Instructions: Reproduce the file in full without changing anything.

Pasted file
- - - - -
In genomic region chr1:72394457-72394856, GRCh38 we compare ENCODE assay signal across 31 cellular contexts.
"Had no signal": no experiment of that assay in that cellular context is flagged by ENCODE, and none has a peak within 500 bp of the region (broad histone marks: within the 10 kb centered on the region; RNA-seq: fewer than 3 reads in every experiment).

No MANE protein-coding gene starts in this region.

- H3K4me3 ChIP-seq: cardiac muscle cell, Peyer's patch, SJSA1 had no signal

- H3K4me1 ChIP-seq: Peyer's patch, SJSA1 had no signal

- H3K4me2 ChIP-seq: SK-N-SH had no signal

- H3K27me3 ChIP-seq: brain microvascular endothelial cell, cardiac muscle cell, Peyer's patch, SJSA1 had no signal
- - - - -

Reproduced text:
In genomic region chr1:72394457-72394856, GRCh38 we compare ENCODE assay signal across 31 cellular contexts.
"Had no signal": no experiment of that assay in that cellular context is flagged by ENCODE, and none has a peak within 500 bp of the region (broad histone marks: within the 10 kb centered on the region; RNA-seq: fewer than 3 reads in every experiment).

No MANE protein-coding gene starts in this region.

- H3K4me3 ChIP-seq: cardiac muscle cell, Peyer's patch, SJSA1 had no signal

- H3K4me1 ChIP-seq: Peyer's patch, SJSA1 had no signal

- H3K4me2 ChIP-seq: SK-N-SH had no signal

- H3K27me3 ChIP-seq: brain microvascular endothelial cell, cardiac muscle cell, Peyer's patch, SJSA1 had no signal